I wrote a review that was published on April 20th about the documentary American Circumcision. I didn’t think it was particularly controversial. I essentially said the following five things:
- I didn’t care for the emotional appeal / call to action of the film. That style of persuasion annoys me as a matter of personal preference. I don’t make intellectual decisions based on my emotions. I don’t like to be sold.
- I didn’t find any objective medical evidence of deep harm done by circumcision. Of course there are isolated cases of botched operations, deaths from anesthesia, and so on, but big picture, there have been men circumcised for over two millennia with almost no issues arising from it.
- I’m circumcised and it’s never meant anything to me.
- I didn’t care for the connotation of using the word “intact” for uncircumcised men as that implies circumcised men are something other than intact. In a culture where most men are circumcised the word “uncircumcised” is a concise and accurate description that isn’t politically loaded.
- I concluded by saying I don’t have a strong opinion about circumcision. I wasn’t persuaded by the doc. I said parents should be able to decide. I basically shrugged and said I didn’t see what the fuss was about.
“Somehow my lack of strong views resulted in name calling like ‘creep,’ ‘uninformed,’ and worse…”
Again, nothing about that seemed remotely controversial to me when I hit the save button. However, In the three days that followed, we received 70 comments or so. A few comments supported the review, but for the most part they were, to say the least unkind, and at most came across as direct attacks, not on the review, but on me for more or less a low intensity response to the film and its message.
Somehow my lack of strong views resulted in name calling like “creep,” “uninformed,” and much worse. I was accused of prosecuting my own campaign for circumcision and not writing a review. I was accused of ad hominem attack, but if you read closely, what I said was that I didn’t care for the method of delivery of the message. I had nothing to say about the people sending the message. I, in fact, do not know the people in the film and therefore am not qualified to have an opinion about anything other than what they said in the documentary.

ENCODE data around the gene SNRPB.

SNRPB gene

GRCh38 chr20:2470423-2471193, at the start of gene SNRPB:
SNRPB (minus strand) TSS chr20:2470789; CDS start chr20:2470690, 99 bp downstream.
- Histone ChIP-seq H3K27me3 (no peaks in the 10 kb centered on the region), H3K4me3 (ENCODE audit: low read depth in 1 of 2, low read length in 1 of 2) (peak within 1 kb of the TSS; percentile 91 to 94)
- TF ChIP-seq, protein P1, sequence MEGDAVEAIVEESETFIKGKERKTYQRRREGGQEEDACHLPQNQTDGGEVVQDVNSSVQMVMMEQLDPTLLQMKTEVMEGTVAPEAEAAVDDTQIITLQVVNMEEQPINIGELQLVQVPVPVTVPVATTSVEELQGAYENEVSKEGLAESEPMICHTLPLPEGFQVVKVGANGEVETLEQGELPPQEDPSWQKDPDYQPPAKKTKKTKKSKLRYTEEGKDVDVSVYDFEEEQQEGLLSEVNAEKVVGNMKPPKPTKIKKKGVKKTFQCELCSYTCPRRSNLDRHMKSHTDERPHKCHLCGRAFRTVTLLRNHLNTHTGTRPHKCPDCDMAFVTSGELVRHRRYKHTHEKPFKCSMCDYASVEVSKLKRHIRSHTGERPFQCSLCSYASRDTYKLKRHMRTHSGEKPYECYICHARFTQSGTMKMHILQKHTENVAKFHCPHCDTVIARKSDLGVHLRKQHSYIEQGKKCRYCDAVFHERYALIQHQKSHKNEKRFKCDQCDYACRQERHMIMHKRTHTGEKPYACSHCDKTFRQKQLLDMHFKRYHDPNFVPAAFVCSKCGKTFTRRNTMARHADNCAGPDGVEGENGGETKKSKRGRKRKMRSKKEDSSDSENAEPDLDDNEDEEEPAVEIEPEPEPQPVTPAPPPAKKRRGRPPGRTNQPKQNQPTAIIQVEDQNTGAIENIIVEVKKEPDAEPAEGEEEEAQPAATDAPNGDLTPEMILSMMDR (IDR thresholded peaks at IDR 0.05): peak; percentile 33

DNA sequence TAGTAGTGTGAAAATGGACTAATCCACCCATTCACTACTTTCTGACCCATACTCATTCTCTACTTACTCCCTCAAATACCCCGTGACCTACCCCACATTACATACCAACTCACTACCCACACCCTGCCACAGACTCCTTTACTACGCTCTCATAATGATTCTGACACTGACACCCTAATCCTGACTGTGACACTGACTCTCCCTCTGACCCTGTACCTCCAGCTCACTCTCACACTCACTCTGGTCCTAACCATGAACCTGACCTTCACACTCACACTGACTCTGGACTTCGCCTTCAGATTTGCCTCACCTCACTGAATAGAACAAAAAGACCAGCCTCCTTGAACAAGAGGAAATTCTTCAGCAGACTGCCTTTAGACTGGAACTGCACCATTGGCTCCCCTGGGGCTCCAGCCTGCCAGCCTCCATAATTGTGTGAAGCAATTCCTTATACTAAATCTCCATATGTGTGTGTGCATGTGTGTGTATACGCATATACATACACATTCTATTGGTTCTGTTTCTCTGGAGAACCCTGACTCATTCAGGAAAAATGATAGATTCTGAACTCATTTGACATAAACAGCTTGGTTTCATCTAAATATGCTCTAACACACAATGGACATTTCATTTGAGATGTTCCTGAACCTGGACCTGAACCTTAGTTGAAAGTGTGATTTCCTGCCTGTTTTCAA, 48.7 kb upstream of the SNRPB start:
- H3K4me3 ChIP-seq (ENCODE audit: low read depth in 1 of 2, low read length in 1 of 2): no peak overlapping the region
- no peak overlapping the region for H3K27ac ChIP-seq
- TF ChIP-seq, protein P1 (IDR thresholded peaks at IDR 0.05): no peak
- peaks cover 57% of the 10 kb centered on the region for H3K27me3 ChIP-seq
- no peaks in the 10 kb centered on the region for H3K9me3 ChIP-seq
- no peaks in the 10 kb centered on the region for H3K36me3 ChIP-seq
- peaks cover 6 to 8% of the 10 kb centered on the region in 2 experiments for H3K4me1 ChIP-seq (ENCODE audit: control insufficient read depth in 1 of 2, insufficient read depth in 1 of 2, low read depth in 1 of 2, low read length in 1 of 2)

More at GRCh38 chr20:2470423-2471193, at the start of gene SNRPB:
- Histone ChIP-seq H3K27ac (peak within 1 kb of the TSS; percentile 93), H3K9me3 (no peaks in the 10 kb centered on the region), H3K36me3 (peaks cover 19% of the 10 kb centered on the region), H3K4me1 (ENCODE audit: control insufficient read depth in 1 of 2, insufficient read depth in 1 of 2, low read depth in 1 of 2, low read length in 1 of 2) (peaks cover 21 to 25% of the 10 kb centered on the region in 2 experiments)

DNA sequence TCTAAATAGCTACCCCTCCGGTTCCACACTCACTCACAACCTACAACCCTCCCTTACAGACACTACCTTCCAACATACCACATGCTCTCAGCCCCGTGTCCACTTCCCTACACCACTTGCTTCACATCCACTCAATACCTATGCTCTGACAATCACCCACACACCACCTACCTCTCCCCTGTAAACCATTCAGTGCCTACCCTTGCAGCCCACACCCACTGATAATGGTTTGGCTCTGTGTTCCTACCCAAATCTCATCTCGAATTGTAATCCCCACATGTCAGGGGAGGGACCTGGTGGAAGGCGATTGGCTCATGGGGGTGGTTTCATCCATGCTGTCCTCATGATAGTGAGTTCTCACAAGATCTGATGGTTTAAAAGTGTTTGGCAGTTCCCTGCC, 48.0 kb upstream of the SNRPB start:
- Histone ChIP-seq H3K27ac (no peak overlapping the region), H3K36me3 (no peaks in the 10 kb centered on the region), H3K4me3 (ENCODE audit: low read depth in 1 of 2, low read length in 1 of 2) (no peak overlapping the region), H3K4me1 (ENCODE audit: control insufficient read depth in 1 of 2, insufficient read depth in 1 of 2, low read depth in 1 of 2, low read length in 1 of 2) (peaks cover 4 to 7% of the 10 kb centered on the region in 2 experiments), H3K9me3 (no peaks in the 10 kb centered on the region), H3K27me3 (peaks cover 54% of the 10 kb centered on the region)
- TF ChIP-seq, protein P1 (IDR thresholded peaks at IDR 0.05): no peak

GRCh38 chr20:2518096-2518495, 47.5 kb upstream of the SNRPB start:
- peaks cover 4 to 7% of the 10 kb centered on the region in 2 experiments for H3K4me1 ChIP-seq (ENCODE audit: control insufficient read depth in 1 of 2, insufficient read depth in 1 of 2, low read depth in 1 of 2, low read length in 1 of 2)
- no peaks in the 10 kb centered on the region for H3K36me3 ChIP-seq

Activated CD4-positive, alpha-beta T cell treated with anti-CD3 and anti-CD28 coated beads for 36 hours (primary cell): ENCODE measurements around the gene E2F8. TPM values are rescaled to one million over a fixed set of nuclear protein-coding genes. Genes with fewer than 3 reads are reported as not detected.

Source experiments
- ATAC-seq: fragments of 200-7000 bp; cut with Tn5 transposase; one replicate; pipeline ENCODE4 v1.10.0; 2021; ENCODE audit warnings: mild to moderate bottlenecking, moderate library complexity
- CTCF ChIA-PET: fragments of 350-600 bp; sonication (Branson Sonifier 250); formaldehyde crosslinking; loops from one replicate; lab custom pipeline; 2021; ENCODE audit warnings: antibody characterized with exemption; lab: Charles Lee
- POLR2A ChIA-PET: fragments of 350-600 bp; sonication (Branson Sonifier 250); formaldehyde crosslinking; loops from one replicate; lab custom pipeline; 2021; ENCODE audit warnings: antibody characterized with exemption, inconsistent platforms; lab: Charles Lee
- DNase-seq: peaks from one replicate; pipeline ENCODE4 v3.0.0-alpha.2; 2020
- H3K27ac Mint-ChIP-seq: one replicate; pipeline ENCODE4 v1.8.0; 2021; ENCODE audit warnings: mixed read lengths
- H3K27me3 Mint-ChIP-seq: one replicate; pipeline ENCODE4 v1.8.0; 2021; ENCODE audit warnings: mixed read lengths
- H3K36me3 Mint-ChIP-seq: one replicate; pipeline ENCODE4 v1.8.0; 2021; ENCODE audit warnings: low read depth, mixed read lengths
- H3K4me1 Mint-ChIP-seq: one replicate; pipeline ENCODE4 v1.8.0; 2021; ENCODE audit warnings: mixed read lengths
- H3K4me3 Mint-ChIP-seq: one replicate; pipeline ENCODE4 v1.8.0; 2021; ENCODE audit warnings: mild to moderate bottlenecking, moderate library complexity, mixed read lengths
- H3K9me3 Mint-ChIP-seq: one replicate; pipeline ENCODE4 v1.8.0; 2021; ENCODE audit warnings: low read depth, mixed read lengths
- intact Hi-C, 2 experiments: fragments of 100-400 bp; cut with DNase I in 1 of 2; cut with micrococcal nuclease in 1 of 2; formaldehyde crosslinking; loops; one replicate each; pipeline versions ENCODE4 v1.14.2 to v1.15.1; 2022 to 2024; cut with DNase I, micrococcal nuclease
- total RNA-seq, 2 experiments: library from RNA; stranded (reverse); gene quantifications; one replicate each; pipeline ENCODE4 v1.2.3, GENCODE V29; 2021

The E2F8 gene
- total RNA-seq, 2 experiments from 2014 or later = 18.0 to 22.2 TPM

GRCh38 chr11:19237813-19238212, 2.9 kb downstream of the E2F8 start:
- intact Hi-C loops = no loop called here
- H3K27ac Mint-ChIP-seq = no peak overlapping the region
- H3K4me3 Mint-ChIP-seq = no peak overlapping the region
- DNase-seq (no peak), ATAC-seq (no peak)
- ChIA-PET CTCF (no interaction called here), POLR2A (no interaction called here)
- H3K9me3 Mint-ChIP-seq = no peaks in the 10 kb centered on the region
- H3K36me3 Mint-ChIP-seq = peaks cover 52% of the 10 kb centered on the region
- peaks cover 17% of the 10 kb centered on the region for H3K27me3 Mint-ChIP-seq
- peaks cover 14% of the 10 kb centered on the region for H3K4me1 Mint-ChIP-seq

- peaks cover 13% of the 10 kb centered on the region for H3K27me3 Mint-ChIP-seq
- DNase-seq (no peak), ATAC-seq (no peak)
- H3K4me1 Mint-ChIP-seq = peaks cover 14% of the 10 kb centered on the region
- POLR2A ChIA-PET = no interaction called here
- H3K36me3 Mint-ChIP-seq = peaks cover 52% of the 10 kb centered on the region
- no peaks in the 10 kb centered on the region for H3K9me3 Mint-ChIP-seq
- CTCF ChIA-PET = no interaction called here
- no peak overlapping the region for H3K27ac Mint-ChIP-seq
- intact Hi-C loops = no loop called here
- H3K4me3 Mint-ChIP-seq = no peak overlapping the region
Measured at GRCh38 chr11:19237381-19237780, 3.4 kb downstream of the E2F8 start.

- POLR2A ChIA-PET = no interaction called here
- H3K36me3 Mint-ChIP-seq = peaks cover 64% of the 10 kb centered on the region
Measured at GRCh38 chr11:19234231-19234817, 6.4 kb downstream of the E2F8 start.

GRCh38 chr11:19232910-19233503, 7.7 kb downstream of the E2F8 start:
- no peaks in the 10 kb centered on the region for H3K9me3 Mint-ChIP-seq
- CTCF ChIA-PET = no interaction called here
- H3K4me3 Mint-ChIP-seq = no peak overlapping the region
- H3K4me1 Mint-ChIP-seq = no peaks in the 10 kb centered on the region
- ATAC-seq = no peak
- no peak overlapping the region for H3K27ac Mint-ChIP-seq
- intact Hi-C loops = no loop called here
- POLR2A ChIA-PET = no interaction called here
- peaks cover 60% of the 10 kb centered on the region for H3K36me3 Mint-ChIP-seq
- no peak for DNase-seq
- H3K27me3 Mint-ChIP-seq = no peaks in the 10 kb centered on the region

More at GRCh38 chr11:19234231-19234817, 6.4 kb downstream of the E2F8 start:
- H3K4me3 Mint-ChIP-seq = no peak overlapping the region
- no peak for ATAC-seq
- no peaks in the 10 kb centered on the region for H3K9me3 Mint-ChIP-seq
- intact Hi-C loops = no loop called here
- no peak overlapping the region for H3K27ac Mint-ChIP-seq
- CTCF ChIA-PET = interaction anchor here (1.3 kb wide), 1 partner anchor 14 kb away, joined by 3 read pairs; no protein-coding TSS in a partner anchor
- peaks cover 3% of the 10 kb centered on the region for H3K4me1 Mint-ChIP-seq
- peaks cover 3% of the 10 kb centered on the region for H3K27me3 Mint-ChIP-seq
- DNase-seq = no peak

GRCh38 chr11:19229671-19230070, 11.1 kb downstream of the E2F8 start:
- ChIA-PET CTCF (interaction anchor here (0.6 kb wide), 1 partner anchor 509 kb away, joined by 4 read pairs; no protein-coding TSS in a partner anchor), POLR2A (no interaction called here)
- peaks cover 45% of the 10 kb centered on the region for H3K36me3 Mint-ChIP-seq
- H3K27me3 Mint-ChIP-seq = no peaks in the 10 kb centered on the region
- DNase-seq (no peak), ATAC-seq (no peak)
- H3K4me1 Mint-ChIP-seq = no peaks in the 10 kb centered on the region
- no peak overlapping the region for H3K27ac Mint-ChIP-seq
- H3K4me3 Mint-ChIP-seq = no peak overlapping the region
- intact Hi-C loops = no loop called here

I’m not here to rebut the comments. They stand. We published most of them. (The only comments that weren’t approved included outside links.) All of the rest were approved regardless of content.
I’m here to talk about how we talk to each other. There were some calls for my reviews to have less opinion in them. I found that striking… a review is an opinion. Film Threat doesn’t publish articles simply to summarize or advertise films, though often both of those effects are achieved. Without opinion, what you’ve got is a film catalog. And that, we are not.
“There is another point of order to make here too, and that is the arrogance of such an intractable moral stance. Each generation seems to decide that they, finally, ultimately, after all of human history, have arrived at the pinnacle of moral purity and accuracy…”
Movie reviewers are like doctors or mechanics, you have to find one you trust. I myself find there are reviewers I usually agree with and some whose reviews annoy the hell out of me. I value most the recommendations of the reviewers I’ve tended to agree with when deciding which movies to spend my time on. I read the other reviewers also to get a different point of view. I see some of the movies they recommend in order to get a more well-rounded view of Cinema.